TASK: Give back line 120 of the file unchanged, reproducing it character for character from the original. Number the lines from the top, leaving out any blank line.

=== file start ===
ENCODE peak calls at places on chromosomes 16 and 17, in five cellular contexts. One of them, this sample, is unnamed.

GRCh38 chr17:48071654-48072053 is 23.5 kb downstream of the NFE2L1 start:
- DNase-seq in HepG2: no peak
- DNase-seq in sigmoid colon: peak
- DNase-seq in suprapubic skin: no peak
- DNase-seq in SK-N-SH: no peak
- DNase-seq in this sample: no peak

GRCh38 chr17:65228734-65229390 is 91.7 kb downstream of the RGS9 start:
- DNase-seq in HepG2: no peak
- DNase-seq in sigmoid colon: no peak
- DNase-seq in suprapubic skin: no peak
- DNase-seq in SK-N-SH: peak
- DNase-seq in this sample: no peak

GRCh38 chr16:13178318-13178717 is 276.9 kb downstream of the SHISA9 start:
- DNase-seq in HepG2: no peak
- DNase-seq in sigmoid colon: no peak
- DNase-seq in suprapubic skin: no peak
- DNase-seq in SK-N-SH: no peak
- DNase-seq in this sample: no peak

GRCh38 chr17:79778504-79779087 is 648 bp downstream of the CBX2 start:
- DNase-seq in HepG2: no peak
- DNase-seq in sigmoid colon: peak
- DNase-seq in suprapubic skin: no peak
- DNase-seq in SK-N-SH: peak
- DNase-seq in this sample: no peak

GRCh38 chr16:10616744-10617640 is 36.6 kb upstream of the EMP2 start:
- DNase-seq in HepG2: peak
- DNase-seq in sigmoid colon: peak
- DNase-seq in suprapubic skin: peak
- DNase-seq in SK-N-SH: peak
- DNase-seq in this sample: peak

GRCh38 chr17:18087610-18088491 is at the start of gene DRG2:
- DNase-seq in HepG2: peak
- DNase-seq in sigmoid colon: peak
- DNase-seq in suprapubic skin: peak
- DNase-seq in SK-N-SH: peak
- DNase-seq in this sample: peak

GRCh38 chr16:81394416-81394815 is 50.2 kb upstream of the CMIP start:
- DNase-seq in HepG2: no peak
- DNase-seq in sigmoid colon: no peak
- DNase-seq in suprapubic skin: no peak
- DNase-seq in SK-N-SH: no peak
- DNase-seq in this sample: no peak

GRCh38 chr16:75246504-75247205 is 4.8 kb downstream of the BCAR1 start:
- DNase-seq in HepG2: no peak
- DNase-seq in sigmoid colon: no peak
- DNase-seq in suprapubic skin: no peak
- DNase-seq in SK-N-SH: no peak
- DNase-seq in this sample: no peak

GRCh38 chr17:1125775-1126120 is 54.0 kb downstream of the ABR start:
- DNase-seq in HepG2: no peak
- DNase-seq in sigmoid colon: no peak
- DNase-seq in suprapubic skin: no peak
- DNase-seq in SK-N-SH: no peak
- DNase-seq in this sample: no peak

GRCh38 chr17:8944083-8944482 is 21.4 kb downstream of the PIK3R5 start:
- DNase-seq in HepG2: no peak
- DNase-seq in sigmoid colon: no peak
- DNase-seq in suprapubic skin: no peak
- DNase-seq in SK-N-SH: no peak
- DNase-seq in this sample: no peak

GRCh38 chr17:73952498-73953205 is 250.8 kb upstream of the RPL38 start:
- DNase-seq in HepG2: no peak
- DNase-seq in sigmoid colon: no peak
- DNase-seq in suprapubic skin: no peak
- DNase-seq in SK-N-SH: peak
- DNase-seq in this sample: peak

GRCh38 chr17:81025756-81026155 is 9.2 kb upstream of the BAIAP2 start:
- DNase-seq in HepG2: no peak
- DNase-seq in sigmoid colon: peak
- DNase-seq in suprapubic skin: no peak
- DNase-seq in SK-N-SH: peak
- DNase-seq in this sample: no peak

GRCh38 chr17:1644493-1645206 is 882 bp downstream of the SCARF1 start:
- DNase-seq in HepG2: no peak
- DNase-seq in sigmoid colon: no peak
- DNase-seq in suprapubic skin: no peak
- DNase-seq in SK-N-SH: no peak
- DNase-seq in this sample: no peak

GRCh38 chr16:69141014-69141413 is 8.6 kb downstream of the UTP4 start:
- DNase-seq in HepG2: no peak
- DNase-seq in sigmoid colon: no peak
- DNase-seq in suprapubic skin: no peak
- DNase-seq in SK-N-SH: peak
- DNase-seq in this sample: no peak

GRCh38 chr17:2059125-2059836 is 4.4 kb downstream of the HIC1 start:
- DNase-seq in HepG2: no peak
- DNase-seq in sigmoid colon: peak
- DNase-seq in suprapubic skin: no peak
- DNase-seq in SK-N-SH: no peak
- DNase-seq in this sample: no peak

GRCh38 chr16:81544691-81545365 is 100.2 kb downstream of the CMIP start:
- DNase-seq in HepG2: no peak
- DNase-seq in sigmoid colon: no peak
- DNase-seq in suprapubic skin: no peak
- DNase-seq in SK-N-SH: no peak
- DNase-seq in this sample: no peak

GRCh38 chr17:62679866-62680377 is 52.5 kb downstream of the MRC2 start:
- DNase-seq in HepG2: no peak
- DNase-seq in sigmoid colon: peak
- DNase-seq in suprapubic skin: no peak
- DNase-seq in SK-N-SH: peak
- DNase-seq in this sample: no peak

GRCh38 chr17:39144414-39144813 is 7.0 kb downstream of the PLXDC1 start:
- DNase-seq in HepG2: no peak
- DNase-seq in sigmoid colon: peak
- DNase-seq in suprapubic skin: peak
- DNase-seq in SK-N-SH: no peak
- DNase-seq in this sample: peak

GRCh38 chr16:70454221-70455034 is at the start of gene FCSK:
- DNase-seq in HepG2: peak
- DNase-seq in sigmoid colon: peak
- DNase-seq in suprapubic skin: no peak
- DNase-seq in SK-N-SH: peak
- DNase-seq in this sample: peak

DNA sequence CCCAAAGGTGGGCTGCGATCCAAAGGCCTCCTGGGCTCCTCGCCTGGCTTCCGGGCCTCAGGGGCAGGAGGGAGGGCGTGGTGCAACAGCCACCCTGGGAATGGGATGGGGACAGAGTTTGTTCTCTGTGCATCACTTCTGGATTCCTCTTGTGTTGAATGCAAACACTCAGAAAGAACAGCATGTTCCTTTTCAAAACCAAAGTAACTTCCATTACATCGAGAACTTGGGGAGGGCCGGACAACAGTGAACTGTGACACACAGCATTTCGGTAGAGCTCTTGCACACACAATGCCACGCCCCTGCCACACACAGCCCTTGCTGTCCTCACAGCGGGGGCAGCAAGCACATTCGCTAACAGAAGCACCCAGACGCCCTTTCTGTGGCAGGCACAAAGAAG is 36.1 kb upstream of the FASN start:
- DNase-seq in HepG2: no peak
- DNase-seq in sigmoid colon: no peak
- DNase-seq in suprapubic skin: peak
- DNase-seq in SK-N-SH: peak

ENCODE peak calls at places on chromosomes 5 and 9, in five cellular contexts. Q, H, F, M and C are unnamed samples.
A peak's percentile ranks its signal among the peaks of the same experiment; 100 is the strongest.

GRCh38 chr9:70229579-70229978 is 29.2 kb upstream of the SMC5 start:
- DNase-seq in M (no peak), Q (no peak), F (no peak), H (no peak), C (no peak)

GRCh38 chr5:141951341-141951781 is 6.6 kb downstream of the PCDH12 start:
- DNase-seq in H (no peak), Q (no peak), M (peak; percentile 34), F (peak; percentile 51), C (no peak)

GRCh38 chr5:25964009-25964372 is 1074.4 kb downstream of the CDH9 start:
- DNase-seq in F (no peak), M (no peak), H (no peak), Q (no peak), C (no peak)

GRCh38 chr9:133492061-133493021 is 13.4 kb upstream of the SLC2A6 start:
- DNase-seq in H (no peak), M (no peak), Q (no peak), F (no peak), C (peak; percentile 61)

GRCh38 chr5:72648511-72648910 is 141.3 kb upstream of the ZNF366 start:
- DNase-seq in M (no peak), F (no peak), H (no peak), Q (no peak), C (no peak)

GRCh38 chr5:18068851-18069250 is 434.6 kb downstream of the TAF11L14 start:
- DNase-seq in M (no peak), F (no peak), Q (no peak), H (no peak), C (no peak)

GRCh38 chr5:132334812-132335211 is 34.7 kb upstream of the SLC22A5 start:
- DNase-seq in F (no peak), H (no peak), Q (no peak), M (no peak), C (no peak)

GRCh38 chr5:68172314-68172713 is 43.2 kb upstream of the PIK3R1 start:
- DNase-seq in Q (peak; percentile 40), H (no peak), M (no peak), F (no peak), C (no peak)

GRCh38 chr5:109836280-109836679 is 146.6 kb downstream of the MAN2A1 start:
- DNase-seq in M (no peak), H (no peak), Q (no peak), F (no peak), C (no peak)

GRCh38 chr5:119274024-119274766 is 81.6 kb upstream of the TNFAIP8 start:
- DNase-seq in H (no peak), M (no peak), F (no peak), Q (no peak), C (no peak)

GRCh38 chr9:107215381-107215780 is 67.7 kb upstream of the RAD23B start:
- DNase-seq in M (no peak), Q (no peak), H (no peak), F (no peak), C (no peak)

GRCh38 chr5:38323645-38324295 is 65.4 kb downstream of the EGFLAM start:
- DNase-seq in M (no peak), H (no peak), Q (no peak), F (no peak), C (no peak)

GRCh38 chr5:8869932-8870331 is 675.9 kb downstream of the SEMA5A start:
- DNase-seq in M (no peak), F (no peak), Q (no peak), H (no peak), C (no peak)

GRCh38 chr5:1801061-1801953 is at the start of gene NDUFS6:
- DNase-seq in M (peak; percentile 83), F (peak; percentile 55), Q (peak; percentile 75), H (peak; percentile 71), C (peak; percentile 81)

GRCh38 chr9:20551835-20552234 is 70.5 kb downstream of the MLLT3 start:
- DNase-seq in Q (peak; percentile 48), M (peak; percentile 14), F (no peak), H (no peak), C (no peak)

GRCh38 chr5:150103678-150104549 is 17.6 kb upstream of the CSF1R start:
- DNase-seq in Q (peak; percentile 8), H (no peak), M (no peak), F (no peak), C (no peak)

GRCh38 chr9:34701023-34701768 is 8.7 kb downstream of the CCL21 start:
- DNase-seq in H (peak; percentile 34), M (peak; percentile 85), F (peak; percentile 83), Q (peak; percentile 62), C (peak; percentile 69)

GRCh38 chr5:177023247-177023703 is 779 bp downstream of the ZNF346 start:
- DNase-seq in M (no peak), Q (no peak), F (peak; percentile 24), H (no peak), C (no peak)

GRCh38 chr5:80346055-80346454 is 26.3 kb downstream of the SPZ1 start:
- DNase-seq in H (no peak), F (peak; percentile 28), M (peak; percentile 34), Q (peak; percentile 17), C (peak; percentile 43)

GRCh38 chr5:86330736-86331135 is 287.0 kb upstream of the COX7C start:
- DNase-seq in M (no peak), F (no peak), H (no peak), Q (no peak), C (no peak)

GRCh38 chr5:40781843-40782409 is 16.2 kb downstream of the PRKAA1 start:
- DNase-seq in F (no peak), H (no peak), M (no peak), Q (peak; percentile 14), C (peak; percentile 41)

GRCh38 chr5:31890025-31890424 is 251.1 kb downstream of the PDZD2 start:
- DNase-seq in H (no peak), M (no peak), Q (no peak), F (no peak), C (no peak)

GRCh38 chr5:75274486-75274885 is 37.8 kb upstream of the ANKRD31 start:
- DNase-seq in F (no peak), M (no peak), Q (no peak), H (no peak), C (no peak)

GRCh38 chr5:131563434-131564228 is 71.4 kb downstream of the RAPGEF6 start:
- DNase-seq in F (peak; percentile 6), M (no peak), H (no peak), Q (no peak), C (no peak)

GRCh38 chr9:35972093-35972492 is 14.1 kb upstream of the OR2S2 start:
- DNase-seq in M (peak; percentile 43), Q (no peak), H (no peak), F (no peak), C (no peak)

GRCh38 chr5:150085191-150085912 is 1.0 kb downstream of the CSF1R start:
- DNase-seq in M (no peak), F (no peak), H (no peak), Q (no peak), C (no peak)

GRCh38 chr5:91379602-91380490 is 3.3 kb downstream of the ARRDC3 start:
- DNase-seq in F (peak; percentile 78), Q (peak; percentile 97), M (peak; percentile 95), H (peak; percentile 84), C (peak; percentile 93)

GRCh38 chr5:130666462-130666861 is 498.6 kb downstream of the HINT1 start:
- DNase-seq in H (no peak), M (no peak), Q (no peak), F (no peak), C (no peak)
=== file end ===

- DNase-seq in SK-N-SH: peak